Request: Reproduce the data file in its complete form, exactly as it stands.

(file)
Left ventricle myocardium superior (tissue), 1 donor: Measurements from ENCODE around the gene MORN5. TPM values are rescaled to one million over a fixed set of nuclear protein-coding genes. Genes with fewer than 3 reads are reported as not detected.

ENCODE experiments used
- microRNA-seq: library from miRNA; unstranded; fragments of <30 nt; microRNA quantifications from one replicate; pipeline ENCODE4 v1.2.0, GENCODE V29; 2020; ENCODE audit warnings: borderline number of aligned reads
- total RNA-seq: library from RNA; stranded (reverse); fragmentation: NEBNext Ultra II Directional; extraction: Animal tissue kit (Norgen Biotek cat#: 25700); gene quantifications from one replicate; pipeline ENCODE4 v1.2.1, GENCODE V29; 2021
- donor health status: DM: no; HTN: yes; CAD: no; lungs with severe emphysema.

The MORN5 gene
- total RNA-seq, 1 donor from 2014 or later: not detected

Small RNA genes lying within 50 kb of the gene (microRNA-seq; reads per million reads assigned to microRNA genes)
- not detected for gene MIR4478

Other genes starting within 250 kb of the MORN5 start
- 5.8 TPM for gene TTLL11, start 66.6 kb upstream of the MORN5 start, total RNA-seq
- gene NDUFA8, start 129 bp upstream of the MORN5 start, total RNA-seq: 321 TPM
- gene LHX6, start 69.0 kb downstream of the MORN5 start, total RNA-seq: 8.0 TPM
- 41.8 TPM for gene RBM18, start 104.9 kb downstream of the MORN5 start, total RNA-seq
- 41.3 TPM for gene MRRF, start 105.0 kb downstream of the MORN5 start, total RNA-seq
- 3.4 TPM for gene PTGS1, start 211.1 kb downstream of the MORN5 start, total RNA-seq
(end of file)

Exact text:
Left ventricle myocardium superior (tissue), 1 donor: Measurements from ENCODE around the gene MORN5. TPM values are rescaled to one million over a fixed set of nuclear protein-coding genes. Genes with fewer than 3 reads are reported as not detected.

ENCODE experiments used
- microRNA-seq: library from miRNA; unstranded; fragments of <30 nt; microRNA quantifications from one replicate; pipeline ENCODE4 v1.2.0, GENCODE V29; 2020; ENCODE audit warnings: borderline number of aligned reads
- total RNA-seq: library from RNA; stranded (reverse); fragmentation: NEBNext Ultra II Directional; extraction: Animal tissue kit (Norgen Biotek cat#: 25700); gene quantifications from one replicate; pipeline ENCODE4 v1.2.1, GENCODE V29; 2021
- donor health status: DM: no; HTN: yes; CAD: no; lungs with severe emphysema.

The MORN5 gene
- total RNA-seq, 1 donor from 2014 or later: not detected

Small RNA genes lying within 50 kb of the gene (microRNA-seq; reads per million reads assigned to microRNA genes)
- not detected for gene MIR4478

Other genes starting within 250 kb of the MORN5 start
- 5.8 TPM for gene TTLL11, start 66.6 kb upstream of the MORN5 start, total RNA-seq
- gene NDUFA8, start 129 bp upstream of the MORN5 start, total RNA-seq: 321 TPM
- gene LHX6, start 69.0 kb downstream of the MORN5 start, total RNA-seq: 8.0 TPM
- 41.8 TPM for gene RBM18, start 104.9 kb downstream of the MORN5 start, total RNA-seq
- 41.3 TPM for gene MRRF, start 105.0 kb downstream of the MORN5 start, total RNA-seq
- 3.4 TPM for gene PTGS1, start 211.1 kb downstream of the MORN5 start, total RNA-seq